And in an instant, I foresaw all that was in store for me. I saw that baby's face, felt that little hand upon my face, and heard that little voice call me "momma" for the first time. I was on cloud nine, ready to welcome the next little one into our family. Then last Thursday, I woke up and discovered I was bleeding.  I knew in an instant what was happening. A trip to the doctor's office for an hcg blood test, a pelvic exam, and an ultrasound told us what we needed to know. 

And then I was sent home for my body to do what it needed to do while I pretended that nothing was wrong around my littlest two kiddos. I had to put on a happy face for my daughter's birthday party. My body hurt, my soul ached, and I was heartbroken. And I felt alone, because only a handful of people actually knew what was going on.

That first morning, when I woke up and realized I was miscarrying, I vague-booked... posted a status asking for prayers. But I wish that I'd had those prayers from the second I found out I was pregnant.  Because so many women feel awkward or silly announcing in those early days of pregnancy. But isn't that precarious, delicate, scary time when expecting mommas need their support system to circle the wagons and send prayers and super sticky baby juju?

Instead, we stifle the joy of having life grow within us because society says we aren't suppose to get excited too soon. And for a small minority of expectant mothers, that means harboring the grief of their loss alone.

Too many of us mourn before we rejoice.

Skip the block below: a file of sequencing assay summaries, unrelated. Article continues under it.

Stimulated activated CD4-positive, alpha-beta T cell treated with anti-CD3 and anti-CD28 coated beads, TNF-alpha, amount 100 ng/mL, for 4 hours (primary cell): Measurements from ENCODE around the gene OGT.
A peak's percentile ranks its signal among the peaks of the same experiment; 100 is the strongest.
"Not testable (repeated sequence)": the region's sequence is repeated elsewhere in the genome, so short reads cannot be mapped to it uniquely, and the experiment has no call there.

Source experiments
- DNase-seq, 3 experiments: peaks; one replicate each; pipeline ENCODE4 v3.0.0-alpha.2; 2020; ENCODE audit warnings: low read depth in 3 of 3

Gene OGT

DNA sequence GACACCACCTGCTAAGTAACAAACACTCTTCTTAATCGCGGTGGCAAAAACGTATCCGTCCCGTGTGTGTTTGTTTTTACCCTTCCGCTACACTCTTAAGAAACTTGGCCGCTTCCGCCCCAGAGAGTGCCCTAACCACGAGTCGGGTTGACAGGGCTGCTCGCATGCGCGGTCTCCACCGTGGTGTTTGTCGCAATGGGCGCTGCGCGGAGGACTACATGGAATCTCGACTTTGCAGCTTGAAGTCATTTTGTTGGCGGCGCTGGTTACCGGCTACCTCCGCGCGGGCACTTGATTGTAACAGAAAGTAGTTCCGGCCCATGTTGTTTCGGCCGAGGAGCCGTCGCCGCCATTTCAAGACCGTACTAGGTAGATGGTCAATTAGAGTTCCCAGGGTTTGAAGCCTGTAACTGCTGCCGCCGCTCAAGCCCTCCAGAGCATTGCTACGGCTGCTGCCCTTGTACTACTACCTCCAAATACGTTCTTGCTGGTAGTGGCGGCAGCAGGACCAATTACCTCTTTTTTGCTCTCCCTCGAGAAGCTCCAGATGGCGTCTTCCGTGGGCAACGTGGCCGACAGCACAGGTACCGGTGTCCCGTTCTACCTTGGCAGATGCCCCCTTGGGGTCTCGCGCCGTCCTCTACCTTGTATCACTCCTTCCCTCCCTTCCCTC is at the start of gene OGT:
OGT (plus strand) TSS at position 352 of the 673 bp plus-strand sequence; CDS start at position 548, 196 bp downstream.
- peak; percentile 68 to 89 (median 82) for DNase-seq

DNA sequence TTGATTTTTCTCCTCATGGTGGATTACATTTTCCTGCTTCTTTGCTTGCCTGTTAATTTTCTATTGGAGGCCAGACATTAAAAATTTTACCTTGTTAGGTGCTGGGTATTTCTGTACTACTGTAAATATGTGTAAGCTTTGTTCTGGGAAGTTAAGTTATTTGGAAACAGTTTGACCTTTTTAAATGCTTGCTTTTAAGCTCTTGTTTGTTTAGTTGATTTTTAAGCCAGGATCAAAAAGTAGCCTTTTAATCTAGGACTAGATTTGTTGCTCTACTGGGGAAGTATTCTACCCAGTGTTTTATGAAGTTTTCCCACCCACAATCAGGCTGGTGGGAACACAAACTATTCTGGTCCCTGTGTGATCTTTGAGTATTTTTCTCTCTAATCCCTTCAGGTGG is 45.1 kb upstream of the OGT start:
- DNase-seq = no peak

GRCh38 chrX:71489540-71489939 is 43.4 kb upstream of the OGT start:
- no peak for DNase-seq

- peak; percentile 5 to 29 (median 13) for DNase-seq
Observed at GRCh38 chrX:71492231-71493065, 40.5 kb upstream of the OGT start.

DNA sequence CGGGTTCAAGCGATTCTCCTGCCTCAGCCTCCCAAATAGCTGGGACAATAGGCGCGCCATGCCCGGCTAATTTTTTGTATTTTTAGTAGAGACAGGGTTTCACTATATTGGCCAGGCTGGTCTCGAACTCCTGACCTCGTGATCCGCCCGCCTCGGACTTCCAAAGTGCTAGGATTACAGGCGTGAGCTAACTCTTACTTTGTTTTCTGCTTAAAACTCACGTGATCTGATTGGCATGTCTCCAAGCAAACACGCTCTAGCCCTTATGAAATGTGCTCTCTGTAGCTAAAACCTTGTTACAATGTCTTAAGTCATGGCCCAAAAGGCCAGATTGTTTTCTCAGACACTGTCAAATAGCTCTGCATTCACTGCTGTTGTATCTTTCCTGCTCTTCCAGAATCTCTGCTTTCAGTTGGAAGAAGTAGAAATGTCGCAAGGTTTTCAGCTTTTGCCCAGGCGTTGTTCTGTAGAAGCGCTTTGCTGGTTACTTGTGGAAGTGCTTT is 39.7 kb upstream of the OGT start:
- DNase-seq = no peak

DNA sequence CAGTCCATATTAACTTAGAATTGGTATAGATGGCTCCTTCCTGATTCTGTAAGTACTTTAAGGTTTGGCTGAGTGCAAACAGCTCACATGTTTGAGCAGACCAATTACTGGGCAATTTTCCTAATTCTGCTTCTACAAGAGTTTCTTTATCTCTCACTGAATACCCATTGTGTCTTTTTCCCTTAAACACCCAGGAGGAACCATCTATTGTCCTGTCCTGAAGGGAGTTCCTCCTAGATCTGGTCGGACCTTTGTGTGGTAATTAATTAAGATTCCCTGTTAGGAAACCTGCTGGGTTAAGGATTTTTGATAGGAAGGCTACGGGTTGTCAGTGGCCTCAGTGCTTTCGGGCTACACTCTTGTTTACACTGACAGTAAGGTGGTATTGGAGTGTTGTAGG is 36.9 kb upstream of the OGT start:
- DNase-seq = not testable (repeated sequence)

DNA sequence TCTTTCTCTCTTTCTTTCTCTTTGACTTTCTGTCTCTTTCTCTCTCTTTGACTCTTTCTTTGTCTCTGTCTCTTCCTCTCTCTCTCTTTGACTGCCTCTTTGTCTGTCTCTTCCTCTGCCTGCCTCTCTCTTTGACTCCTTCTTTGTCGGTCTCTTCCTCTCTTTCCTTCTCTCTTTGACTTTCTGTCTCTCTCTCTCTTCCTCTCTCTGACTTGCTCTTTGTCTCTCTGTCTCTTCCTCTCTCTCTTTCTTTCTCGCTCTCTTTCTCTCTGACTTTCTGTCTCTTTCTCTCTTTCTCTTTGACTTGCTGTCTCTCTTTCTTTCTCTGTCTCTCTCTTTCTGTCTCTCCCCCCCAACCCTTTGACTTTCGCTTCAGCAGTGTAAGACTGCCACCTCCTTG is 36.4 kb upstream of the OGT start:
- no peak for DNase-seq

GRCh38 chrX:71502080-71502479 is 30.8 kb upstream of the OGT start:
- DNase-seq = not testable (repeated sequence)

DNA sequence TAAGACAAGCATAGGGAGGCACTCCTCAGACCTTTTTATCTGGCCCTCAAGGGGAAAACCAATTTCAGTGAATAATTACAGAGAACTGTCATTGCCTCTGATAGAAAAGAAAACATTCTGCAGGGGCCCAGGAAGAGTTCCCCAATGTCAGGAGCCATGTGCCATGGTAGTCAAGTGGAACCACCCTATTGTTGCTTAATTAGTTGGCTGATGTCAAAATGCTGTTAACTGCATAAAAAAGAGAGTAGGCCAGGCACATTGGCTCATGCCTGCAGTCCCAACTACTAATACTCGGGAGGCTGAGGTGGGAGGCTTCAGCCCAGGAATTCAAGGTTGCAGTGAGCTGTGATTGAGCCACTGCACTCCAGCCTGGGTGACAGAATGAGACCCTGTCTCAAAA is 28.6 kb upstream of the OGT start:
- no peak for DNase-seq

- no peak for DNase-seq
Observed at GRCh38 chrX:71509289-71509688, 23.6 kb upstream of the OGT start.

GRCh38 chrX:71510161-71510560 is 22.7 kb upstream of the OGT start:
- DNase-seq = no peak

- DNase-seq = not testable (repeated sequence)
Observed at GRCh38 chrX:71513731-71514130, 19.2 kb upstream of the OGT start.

Three of my babies have seen Jesus before they've seen me. This is the comfort I've found... the peace I can hold onto with my empty arms. Because unlike other losses, there won't be a funeral. How do I deal with this loss without a formal way to say goodbye?
 
A well-meaning friend tried to console me by reminding me I'd only been pregnant a few weeks. No. No. No. No. Something that other loss mommas may relate to is that you can ask any one of us how old our angel babies would be right now, and we can tell you. Mine would be 17 years, 14 years, and I would have a baby due in January 2018. Though their lives maybe brief, we remember their presence... on those milestones, our due dates, on the anniversaries of their expected births.
 
 
I'm handling this publicly because there should be no shame. No longer should we have to hide our grief. And perhaps another loss momma will find some comfort in my words.
 
I'm here if you need me or want to share your story to honor your precious lost little one. Many blessings.